the lost man chronicles

haciendo el tonto

One of my favorite birthdays of all time actually did not occur on any day close to my birth date in November.

It was the middle of summer and my siblings and I were in Mexico with my father. We were having lunch at a local restaurant replete with dark wood railings, and soft-toned tiles painted with various motifs and symbols of the Aztecs.

After we finished lunch, my father called over the waiter and asked him out loud, "oye, es el cumpleaños de mi hijo mayor aquí. ¿le puedes hacer algo especial?"

Since it was not my birthday, my father's request caught me by complete surprise, but I played along with great giddiness nonetheless. The one thing I did not catch though, was the wink that my father had given the waiter.

The waiter promptly came around thereafter and blindfolded me. I heard the clink and the clank of what sounded like the fork against my cake plate, which I presumed was placed in front of me. He then told me to blow. I blew. And for an almost imperceptible moment something magical wafted over me.

Everyone cheered and laughed, and shouted "¡Órale!" and sang "For he's a jolly good fellow, that nobody can deny…." For no good reason I had been made man-of-hour, and I foolishly felt a spontaneous sense of pride.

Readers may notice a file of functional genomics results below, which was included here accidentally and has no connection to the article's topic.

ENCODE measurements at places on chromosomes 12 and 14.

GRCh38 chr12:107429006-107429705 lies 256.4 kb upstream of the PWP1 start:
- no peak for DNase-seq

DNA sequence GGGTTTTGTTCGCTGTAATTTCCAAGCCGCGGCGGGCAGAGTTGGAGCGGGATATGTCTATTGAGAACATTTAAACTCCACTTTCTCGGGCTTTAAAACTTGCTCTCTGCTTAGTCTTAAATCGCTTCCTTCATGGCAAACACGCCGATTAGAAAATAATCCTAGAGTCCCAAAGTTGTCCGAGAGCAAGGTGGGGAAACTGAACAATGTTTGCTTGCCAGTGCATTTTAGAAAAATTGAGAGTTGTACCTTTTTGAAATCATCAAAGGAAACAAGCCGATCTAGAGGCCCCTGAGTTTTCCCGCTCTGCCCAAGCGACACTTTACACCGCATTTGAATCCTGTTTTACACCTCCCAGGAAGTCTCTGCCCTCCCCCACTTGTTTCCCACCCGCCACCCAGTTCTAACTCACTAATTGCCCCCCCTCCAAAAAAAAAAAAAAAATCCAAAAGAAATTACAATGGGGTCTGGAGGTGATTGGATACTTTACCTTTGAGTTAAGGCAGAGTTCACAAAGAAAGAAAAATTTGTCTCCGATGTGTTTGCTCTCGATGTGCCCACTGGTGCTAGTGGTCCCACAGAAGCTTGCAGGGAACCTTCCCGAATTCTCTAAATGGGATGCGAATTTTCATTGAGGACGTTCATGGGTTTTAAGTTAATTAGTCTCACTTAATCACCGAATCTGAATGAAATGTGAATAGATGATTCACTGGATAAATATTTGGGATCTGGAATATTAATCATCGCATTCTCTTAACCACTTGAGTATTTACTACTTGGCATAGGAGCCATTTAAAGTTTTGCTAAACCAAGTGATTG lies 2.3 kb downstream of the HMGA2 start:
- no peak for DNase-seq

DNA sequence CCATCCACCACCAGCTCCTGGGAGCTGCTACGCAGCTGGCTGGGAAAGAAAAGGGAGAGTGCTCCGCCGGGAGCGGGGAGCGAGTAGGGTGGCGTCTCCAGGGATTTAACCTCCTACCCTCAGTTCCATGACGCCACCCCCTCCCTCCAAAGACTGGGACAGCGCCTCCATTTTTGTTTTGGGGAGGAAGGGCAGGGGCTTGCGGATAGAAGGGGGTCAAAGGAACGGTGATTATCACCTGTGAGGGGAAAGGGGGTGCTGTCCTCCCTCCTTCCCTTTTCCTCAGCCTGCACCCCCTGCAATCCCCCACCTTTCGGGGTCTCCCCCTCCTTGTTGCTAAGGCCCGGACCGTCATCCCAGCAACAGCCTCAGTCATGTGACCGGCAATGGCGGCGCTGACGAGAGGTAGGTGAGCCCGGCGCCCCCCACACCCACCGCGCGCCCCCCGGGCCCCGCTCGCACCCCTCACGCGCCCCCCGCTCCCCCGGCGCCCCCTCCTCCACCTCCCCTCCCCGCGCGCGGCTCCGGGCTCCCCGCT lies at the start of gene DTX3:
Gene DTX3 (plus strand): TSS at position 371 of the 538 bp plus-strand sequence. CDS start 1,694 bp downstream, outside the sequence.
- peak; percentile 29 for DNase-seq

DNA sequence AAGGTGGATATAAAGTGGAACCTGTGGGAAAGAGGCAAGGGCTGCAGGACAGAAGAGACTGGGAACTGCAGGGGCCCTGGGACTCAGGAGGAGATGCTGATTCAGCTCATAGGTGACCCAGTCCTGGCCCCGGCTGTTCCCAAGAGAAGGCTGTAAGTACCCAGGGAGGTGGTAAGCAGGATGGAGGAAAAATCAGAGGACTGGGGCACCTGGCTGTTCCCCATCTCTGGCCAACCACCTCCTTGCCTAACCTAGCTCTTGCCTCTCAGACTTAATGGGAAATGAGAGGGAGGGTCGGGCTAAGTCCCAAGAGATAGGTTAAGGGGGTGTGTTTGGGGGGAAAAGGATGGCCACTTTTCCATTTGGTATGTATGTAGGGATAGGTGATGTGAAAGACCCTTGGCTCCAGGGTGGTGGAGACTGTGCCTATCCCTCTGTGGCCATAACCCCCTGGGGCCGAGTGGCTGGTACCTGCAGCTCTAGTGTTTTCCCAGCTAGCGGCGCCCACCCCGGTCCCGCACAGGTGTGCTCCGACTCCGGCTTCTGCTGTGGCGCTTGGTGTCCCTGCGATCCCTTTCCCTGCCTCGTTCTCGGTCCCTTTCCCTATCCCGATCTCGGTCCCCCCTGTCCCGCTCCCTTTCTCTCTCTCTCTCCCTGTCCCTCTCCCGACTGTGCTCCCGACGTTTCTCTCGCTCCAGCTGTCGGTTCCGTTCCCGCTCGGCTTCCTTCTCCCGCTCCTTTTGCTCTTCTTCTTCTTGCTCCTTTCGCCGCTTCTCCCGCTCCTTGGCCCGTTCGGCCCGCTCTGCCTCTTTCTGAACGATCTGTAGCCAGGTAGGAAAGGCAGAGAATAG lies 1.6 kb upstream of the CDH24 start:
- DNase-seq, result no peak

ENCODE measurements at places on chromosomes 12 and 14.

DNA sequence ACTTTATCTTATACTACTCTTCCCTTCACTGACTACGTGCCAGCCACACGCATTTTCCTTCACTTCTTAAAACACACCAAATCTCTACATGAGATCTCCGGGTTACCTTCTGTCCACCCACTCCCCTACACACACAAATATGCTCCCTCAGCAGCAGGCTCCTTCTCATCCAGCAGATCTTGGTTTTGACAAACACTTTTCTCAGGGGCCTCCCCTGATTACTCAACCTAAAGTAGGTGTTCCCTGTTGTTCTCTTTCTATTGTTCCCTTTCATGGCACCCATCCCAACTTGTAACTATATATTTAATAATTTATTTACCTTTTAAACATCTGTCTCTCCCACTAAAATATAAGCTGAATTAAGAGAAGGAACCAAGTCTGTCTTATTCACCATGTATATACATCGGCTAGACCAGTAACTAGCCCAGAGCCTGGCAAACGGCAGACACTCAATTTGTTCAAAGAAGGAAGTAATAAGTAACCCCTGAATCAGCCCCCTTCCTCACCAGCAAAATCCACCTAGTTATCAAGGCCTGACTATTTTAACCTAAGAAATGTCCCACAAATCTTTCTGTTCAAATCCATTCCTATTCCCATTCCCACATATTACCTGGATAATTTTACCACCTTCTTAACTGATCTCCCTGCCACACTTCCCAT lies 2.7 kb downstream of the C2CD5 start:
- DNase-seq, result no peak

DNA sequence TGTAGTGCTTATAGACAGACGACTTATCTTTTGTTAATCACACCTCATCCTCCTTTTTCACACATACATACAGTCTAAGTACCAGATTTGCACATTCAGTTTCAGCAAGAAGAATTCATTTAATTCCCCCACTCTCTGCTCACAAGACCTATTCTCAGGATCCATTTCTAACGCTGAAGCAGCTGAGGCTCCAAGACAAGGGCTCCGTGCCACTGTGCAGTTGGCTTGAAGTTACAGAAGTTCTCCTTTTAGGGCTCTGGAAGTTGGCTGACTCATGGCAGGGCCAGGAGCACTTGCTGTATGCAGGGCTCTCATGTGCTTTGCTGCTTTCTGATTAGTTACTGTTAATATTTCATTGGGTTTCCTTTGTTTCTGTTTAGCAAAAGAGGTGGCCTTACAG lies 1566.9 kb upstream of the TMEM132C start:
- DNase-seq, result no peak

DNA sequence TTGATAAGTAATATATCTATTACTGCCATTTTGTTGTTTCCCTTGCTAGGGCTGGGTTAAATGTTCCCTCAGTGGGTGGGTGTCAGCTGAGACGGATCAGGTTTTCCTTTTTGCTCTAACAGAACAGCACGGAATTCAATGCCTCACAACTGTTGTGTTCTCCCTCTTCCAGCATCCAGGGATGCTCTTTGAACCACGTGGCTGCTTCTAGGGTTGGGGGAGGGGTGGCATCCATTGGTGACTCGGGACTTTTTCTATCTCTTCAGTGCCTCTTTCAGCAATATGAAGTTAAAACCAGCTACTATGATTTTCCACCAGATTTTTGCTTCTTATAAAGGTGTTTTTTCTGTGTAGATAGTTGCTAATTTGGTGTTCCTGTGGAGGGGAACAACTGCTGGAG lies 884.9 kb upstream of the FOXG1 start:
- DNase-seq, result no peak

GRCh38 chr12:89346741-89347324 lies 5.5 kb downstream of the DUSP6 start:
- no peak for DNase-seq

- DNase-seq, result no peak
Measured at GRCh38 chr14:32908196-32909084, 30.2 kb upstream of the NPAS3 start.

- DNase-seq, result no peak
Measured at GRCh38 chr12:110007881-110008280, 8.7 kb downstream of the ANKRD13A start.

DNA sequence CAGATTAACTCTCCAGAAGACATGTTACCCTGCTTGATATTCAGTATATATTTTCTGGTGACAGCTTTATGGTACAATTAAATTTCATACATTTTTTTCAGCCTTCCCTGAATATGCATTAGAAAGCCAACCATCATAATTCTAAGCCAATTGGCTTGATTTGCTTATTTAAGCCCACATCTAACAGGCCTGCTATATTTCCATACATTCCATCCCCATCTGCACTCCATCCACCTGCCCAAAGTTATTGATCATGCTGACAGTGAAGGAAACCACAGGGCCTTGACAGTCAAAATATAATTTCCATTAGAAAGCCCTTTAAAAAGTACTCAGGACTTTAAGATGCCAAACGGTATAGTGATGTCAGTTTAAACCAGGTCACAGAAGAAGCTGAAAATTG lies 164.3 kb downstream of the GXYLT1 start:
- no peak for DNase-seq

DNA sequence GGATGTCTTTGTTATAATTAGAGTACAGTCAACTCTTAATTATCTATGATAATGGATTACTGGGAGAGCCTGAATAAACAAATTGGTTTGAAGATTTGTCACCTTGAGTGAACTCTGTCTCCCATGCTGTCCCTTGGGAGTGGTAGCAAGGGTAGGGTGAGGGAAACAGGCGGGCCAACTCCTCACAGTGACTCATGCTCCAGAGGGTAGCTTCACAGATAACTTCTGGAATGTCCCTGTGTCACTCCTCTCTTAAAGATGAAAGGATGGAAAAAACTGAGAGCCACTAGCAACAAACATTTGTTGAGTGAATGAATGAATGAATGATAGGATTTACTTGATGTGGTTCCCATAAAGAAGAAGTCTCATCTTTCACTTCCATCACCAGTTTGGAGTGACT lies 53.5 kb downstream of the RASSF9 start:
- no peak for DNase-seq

The waiter then stripped away the red-folded cloth napkin and I brimmed a silly smile. What I did not realize though, was that I had thoroughly been played for the fool.

For a few seconds later the waiter brought over a mirror and handed it to me. I inquired over to my father with a squint of my eyes, and he said, "Take it son, take a look."

"Hmmm," I thought suspiciously, and then held up the looking glass. Most of my face and the crest of my hair was covered with white powder. I realized that I had been asked to blow into a bowl of flour and not at the candles which were still flickering before me.

I began laughing with everyone, whose rollick suddenly pitched louder and echoed against the painted adobe walls.

At that moment, I felt more than ever that I wanted to be as carefree and jocular as my father. He truly knew how to turn convention upside down, and could enliven any gathering of friends and family better than anyone I've ever known.

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